Mandatory SEC filing Q2 2009.

So now the hard work really begins. The SEC’s decision today to require
registrants (ie: companies with listed securities) to start filing their
financial statements in XBRL format is pretty similar to the proposed rule
announced in the middle of the year. As widely expected, there is a slip in the
timing. It will start for company filings (quarterly or annual) as from 15 June
2009, ie: 2009-Q2 10Qs instead of the larger and harder 2008-Q4 10Ks as
originally anticipated. They’ve also pushed back the timing for the roughly
8,000 mutual fund risk/return summaries to 1 January 2011, instead of the
middle of 2009.

The Commission is not unanimous on the liability arrangements. Commissioner
Aguilar is voting against the entire proposal because he wants the liability
and the assurance arrangements contained in the proposals greatly

For what it’s worth, I think that the liability carve-out arrangements are an
attempt to ease the transition costs – the change management involved in a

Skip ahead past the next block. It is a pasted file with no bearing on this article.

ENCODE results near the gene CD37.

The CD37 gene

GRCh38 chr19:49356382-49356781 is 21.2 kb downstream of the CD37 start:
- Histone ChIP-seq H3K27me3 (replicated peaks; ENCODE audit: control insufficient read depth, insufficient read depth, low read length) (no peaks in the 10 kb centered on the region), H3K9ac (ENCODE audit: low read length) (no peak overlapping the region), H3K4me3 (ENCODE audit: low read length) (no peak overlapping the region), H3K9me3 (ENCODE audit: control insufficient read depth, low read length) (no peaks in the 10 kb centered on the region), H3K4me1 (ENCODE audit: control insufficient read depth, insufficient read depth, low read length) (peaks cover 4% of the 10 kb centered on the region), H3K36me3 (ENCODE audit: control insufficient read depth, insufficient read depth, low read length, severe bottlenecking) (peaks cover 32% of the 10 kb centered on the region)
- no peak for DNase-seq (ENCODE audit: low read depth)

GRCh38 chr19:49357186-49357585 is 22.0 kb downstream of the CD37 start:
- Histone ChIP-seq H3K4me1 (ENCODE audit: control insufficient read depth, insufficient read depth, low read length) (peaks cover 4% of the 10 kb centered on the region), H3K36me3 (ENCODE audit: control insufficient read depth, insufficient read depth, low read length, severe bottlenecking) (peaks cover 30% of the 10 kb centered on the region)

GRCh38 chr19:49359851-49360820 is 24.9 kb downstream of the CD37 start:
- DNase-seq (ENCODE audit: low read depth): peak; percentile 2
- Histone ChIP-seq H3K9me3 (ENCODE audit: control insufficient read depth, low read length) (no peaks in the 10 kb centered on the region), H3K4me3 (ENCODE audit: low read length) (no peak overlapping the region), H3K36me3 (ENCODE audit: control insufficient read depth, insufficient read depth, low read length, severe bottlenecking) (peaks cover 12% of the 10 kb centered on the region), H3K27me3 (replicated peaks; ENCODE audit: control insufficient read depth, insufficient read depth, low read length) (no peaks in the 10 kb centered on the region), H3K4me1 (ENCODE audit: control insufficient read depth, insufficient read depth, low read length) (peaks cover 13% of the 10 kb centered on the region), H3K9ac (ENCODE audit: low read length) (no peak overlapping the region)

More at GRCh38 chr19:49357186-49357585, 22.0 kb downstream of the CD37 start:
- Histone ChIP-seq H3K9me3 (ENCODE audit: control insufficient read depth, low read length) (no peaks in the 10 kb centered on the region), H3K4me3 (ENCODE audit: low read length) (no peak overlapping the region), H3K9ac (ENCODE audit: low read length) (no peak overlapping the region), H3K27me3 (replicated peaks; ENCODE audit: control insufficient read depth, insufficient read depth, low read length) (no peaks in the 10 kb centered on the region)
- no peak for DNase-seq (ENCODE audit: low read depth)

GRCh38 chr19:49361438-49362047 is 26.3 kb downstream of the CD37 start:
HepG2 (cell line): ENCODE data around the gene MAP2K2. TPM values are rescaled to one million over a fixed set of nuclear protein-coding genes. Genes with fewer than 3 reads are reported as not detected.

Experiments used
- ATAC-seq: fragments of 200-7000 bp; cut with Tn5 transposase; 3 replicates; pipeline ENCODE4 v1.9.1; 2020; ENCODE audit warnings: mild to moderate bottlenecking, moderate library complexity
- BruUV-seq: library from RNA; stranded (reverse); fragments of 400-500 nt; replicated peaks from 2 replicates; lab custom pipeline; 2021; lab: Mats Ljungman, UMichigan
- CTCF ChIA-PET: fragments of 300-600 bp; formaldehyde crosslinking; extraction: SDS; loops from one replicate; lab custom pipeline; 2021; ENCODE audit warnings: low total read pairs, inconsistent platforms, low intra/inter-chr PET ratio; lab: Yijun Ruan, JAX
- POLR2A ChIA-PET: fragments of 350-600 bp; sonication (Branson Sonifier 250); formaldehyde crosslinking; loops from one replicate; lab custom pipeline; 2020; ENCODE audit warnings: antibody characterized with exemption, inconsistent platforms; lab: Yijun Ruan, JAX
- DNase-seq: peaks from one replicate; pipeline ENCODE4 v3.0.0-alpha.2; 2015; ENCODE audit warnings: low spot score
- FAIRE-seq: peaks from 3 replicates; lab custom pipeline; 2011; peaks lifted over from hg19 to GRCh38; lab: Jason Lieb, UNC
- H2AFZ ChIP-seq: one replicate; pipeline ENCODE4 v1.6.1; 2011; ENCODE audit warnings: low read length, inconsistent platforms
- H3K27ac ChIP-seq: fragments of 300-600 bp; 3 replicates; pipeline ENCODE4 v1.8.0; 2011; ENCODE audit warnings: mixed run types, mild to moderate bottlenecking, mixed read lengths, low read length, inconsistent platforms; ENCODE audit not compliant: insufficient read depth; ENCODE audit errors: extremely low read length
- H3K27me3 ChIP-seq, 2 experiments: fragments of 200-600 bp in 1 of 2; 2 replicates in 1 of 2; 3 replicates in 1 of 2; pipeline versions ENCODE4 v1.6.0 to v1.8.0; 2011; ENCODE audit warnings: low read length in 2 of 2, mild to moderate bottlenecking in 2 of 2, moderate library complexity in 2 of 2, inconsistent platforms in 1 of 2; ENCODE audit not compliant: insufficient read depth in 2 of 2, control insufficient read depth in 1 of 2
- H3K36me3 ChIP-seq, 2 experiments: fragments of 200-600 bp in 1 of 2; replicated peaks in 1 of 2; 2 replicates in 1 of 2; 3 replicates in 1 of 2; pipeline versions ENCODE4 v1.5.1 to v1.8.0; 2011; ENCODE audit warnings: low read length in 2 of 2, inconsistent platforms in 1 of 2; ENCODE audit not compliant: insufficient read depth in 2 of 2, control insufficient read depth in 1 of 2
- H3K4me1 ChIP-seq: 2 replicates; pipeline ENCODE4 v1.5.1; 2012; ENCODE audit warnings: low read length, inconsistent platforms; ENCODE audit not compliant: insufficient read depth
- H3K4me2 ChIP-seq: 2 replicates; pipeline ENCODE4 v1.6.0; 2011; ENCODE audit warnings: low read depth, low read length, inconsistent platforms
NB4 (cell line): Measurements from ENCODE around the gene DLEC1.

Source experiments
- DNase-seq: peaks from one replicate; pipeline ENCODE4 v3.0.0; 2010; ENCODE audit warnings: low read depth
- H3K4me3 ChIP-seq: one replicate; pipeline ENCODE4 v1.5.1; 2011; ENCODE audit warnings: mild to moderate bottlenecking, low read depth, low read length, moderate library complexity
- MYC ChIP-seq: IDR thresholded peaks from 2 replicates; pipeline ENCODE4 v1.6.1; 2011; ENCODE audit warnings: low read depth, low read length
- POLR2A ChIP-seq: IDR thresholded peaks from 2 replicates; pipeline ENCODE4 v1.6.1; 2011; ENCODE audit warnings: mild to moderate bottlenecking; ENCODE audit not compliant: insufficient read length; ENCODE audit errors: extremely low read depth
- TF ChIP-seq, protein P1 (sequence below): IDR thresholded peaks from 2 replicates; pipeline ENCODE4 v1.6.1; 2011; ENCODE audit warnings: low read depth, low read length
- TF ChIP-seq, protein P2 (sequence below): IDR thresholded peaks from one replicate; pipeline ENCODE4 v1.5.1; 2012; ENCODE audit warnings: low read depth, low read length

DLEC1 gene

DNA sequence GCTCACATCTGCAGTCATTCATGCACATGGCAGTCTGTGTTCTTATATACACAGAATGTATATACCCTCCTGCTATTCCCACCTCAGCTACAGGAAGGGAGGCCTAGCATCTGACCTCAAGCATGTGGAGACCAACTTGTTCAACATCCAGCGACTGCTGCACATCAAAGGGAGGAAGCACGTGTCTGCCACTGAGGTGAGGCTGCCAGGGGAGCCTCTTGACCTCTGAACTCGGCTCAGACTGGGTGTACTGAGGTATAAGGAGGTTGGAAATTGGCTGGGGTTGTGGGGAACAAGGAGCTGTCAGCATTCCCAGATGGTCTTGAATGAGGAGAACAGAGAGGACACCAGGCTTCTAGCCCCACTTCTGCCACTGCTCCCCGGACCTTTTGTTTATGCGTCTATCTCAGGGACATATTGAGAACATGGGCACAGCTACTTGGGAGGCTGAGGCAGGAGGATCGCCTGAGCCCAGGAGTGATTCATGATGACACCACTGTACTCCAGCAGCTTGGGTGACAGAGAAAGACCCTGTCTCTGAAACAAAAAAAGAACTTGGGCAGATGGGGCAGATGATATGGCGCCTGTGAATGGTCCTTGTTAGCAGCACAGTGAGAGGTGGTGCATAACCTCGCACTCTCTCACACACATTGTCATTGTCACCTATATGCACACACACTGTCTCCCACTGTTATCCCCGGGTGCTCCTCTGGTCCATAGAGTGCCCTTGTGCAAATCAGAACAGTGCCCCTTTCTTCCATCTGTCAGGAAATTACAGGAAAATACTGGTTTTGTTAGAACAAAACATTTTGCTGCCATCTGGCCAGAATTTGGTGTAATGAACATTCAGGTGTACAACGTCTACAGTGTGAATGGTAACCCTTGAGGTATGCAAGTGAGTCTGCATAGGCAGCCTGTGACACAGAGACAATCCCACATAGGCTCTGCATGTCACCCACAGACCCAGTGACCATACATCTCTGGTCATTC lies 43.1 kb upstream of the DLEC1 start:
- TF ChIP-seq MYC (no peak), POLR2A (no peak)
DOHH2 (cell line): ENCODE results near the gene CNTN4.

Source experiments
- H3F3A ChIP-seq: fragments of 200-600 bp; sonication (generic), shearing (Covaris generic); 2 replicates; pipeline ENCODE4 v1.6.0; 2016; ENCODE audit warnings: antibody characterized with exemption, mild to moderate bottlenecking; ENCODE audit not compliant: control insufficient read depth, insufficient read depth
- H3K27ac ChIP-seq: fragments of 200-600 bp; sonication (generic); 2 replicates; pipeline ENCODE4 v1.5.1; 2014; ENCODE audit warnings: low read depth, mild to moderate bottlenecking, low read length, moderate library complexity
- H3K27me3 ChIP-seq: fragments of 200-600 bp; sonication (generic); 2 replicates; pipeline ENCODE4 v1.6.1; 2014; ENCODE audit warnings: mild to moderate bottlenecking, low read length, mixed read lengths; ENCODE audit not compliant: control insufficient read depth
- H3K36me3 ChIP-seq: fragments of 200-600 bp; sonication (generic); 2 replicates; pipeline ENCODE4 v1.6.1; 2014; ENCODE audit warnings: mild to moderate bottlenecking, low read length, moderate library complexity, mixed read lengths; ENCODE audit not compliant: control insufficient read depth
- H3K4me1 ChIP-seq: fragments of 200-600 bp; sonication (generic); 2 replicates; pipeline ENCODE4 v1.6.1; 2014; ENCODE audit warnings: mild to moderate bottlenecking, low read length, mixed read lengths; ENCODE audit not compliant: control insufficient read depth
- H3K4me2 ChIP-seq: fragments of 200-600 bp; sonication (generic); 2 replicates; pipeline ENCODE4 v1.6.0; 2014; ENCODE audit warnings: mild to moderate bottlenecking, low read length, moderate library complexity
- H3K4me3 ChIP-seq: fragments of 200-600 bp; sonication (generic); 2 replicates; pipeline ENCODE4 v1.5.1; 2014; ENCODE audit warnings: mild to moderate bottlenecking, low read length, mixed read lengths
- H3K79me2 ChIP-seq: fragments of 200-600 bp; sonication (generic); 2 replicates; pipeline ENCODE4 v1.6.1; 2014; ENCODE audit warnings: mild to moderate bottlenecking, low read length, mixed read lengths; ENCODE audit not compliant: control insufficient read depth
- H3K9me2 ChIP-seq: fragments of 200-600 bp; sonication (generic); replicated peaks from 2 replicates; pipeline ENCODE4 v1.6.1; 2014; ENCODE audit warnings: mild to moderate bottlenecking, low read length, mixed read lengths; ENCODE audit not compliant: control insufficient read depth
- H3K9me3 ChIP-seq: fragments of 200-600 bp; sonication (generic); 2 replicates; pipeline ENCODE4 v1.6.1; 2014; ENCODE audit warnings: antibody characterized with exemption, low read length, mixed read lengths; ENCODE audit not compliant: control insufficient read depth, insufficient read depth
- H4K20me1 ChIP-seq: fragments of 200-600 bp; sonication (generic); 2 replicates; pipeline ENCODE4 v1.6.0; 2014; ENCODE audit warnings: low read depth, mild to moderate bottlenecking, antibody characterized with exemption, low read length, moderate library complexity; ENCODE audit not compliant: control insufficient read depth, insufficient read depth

complex new technology – and the SEC (particularly the Chairman) are relying
on new SEC leadership to reinstate them. We need to wait for the final rule to
see the details, but there appears to be a phase-in arrangement for liability
(and therefore assurance) in any event. This should be a relief for a lot of

Commissioner Aguilar is pointing out that the current economic climate is the
exact moment at which the regulator could simply reject the need for a
carve-out. Since the requirements for audited financial statements in ASCII or
HTML are not going away, and the liability and assurance arrangements for them
remain, I suspect the issue is almost moot.

However, I think, from an accuracy and consistency perspective, we should be
looking for XBRL filings to be in iXBRL (embedded inside web pages) format.
This should happen very quickly and at that point, the liability arrangements
must be uniform. Cox seems to have made this point, right at the end of
the meeting.

A number of the other details will be in the rule. Final SEC rules tend to be
published a week or so after these open meetings. Stay tuned.

I think this decision today is much bigger than most people realise. Thanks and
congratulations to the SEC, particularly Paul Wilkinson, Jeff Naumann, David Blaszkowsky and (more recently) Walter Hamscher, all those involved in the US
GAAP XBRL taxonomy project at XBRL US under Mark Bolgiano and Campbell Pryde,
as well as the extraordinary international collaboration that XBRL continues to
represent, especially at XBRL International.